On January 17 and 18, the inaugural AR in Action conference was held at MIT Media Labs in Cambridge MA. It brought together a wide range of speakers as well as some heavy-hitters in the technical industry to discuss their thoughts on augmented reality (AR) and how it is going to change our lives in the near future. They included Bob Metcalfe, co-inventor of Ethernet, Alan Kay, a pioneer in object oriented programming and the graphical user interface, and Steve Mann, considered the father of wearable computing. The conference included 32 panel discussions (with 127 panelists), 28 stage demos, 42 floor demos, and 2 stage performances.

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The Implications of the Vive Tracker

Colin McMahon
 

Many virtual reality (VR) innovations debuted at CES 2017, but HTC’s new Vive accessory, the Vive Tracker, warrants special attention. The HTC Vive Tracker is a tool that will enable motion tracking with virtually any external controller. Currently, the Vive operates through two included wand controllers that come with the headset. The Tracker will expand this. Demos at CES included a rifle, a firehose, and a baseball bat. This wide range showcases the potential of applications that Tracker can unlock in VR.

 

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At CES, InfoTrends noted the large size of the Tracker. It is unknown if HTC plans to shrink down the device in future versions.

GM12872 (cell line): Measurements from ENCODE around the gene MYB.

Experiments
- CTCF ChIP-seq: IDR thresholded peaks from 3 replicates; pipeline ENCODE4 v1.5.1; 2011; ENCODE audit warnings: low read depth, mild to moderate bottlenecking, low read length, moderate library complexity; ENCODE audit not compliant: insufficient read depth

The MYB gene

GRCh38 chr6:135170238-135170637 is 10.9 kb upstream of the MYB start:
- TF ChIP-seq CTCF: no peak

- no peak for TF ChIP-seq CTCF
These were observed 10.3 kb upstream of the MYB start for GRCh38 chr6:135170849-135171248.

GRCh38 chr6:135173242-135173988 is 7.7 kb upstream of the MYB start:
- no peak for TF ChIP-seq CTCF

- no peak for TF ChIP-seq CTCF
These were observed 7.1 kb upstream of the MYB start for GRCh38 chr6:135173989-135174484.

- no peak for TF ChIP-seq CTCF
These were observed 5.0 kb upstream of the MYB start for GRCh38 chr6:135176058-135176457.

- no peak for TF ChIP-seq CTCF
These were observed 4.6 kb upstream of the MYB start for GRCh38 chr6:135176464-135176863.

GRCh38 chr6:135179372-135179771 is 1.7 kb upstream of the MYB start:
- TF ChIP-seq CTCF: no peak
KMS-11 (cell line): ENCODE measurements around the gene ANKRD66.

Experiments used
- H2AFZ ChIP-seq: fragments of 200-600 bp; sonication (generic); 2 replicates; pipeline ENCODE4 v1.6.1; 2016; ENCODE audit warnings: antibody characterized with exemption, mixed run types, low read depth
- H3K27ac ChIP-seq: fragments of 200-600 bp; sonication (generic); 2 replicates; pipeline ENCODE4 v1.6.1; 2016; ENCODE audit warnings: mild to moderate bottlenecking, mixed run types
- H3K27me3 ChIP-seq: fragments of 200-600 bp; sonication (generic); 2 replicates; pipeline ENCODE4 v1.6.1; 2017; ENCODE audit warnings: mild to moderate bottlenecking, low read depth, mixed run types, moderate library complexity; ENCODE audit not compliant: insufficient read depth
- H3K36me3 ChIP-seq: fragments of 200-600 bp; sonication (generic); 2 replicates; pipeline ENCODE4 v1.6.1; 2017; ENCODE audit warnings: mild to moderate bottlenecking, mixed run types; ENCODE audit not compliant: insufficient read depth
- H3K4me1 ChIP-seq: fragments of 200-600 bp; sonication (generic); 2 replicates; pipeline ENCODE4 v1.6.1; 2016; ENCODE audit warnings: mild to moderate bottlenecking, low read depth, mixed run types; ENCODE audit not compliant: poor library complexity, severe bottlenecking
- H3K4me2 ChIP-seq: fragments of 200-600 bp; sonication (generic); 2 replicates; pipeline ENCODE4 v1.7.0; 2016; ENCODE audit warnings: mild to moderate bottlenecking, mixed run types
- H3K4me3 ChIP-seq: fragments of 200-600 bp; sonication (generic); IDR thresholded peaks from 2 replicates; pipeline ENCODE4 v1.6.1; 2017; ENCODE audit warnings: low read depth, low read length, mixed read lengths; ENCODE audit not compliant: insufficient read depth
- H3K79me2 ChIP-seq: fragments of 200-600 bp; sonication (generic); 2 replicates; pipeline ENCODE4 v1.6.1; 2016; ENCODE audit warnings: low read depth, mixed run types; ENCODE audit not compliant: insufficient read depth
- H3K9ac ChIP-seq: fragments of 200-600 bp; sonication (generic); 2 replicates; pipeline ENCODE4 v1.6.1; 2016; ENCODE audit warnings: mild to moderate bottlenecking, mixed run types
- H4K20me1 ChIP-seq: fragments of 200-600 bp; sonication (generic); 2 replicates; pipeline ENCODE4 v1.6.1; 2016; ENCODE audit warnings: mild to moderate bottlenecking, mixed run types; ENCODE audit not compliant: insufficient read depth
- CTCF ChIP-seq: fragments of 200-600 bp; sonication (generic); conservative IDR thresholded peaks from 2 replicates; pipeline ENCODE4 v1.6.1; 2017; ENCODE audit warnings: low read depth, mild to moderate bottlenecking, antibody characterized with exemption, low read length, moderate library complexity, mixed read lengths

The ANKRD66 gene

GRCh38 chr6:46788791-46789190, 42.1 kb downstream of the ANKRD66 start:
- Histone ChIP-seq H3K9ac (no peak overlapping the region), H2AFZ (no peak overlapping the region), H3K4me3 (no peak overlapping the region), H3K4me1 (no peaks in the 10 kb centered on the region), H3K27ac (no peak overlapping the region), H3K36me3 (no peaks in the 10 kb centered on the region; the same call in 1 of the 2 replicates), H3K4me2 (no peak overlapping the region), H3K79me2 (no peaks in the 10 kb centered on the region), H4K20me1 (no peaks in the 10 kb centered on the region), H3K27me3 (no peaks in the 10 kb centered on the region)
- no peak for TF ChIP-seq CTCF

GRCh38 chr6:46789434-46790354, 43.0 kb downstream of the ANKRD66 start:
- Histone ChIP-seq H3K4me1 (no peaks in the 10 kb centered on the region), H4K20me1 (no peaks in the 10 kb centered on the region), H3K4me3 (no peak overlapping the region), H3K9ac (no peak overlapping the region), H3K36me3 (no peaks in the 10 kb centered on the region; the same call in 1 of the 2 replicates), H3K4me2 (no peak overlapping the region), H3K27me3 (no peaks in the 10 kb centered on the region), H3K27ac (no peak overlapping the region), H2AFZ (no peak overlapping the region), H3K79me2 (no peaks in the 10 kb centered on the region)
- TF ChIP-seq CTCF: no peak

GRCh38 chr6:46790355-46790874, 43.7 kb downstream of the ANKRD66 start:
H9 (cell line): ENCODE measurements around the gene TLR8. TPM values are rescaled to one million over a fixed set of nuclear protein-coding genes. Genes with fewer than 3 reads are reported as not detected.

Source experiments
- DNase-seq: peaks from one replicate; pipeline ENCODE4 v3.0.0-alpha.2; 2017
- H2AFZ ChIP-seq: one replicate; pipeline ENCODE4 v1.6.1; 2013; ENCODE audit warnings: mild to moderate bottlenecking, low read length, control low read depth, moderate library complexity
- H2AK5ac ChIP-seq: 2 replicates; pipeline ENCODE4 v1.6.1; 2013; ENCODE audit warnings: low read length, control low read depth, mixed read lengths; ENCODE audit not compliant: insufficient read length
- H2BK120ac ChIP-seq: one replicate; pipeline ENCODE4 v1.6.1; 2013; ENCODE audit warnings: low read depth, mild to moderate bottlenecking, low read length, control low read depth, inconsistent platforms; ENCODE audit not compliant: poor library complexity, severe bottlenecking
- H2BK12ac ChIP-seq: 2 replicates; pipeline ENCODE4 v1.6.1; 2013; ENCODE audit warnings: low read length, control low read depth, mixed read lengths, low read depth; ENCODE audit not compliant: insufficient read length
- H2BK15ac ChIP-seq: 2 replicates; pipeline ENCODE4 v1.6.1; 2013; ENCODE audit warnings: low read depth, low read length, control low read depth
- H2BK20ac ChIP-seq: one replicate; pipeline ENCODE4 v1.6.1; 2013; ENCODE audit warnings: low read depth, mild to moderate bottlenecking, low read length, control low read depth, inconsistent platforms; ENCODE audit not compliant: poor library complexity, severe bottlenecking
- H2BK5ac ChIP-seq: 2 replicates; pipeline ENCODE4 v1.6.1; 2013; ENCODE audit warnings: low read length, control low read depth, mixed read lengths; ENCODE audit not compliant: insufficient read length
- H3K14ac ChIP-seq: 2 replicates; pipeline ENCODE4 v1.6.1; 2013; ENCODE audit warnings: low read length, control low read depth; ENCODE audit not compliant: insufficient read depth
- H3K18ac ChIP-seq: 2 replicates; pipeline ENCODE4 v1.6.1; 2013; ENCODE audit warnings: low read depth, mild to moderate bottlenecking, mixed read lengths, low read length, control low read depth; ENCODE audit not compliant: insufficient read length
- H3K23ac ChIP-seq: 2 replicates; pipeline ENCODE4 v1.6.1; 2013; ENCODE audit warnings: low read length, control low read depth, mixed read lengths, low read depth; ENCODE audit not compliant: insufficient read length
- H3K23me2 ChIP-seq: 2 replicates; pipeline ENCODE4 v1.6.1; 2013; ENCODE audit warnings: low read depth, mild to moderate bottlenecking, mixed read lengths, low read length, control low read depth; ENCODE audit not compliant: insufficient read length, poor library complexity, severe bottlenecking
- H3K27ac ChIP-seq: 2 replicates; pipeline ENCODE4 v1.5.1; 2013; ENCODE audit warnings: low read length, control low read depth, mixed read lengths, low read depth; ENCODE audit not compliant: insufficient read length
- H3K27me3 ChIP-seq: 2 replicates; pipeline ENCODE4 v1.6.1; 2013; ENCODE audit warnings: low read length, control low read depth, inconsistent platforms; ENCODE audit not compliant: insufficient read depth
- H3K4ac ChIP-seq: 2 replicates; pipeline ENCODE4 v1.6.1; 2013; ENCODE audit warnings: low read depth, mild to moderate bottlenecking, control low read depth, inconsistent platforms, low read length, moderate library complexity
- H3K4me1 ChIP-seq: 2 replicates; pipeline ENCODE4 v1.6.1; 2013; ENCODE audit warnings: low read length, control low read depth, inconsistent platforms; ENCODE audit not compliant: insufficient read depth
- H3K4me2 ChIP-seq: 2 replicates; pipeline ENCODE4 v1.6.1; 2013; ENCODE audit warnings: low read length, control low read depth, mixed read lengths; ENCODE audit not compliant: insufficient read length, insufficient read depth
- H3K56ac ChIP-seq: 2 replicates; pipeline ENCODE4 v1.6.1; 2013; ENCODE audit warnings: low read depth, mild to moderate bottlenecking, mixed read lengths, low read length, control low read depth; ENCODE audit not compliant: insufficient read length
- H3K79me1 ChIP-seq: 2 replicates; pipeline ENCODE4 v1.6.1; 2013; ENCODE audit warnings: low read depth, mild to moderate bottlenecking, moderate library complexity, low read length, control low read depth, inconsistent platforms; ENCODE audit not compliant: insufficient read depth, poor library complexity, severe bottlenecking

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Nolo VR adds Room-Scale to Mobile HMDs

Colin McMahon
 Jan 6, 2017

Beijing-based technology company, LYRobotix is bringing a new system to mobile virtual reality (VR) called Nolo VR. Nolo VR utilizes position-based tracking to monitor a user’s movement, much in the same way as Lighthouse does for the HTC Vive (or Guardian for Oculus Rift). Nolo VR plans to add motion control to the mobile VR experience, through its two palm-fitting wand-shaped controllers (typical system configuration shown in Figure below). In addition to improving mobile VR, LYRobotix is partnering with Riftcat’s VRidge software to enable remote play of Steam (Valve’s PC software vendor) VR’s library on a mobile headset.